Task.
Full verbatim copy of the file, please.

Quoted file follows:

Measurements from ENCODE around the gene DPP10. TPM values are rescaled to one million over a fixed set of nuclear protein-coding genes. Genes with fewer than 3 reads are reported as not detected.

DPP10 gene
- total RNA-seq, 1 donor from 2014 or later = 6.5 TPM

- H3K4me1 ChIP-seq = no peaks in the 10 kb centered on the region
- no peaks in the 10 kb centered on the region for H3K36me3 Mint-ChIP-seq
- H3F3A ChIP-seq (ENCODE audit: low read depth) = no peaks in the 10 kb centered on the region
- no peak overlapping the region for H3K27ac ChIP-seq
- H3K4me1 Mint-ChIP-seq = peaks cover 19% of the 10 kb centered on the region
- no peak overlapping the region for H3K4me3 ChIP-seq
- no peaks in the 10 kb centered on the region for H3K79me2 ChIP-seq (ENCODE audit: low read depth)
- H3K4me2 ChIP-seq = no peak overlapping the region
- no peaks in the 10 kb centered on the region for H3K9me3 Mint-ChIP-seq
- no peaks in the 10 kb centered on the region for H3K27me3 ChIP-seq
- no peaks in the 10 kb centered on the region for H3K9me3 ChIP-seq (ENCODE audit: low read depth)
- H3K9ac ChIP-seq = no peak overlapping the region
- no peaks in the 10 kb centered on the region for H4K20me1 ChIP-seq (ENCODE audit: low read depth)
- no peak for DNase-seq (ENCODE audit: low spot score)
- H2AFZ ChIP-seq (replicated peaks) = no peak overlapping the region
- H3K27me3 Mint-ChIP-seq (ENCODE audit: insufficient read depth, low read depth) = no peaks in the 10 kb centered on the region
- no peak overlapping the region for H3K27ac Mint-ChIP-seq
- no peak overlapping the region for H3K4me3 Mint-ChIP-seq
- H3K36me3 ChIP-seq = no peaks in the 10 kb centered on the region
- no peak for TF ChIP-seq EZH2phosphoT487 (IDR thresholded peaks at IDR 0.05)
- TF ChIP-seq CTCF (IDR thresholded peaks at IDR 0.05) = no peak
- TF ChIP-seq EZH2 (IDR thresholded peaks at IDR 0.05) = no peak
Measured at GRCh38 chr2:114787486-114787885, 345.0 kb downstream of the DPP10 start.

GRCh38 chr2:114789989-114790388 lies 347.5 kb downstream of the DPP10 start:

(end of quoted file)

Measurements from ENCODE around the gene DPP10. TPM values are rescaled to one million over a fixed set of nuclear protein-coding genes. Genes with fewer than 3 reads are reported as not detected.

DPP10 gene
- total RNA-seq, 1 donor from 2014 or later = 6.5 TPM

- H3K4me1 ChIP-seq = no peaks in the 10 kb centered on the region
- no peaks in the 10 kb centered on the region for H3K36me3 Mint-ChIP-seq
- H3F3A ChIP-seq (ENCODE audit: low read depth) = no peaks in the 10 kb centered on the region
- no peak overlapping the region for H3K27ac ChIP-seq
- H3K4me1 Mint-ChIP-seq = peaks cover 19% of the 10 kb centered on the region
- no peak overlapping the region for H3K4me3 ChIP-seq
- no peaks in the 10 kb centered on the region for H3K79me2 ChIP-seq (ENCODE audit: low read depth)
- H3K4me2 ChIP-seq = no peak overlapping the region
- no peaks in the 10 kb centered on the region for H3K9me3 Mint-ChIP-seq
- no peaks in the 10 kb centered on the region for H3K27me3 ChIP-seq
- no peaks in the 10 kb centered on the region for H3K9me3 ChIP-seq (ENCODE audit: low read depth)
- H3K9ac ChIP-seq = no peak overlapping the region
- no peaks in the 10 kb centered on the region for H4K20me1 ChIP-seq (ENCODE audit: low read depth)
- no peak for DNase-seq (ENCODE audit: low spot score)
- H2AFZ ChIP-seq (replicated peaks) = no peak overlapping the region
- H3K27me3 Mint-ChIP-seq (ENCODE audit: insufficient read depth, low read depth) = no peaks in the 10 kb centered on the region
- no peak overlapping the region for H3K27ac Mint-ChIP-seq
- no peak overlapping the region for H3K4me3 Mint-ChIP-seq
- H3K36me3 ChIP-seq = no peaks in the 10 kb centered on the region
- no peak for TF ChIP-seq EZH2phosphoT487 (IDR thresholded peaks at IDR 0.05)
- TF ChIP-seq CTCF (IDR thresholded peaks at IDR 0.05) = no peak
- TF ChIP-seq EZH2 (IDR thresholded peaks at IDR 0.05) = no peak
Measured at GRCh38 chr2:114787486-114787885, 345.0 kb downstream of the DPP10 start.

GRCh38 chr2:114789989-114790388 lies 347.5 kb downstream of the DPP10 start: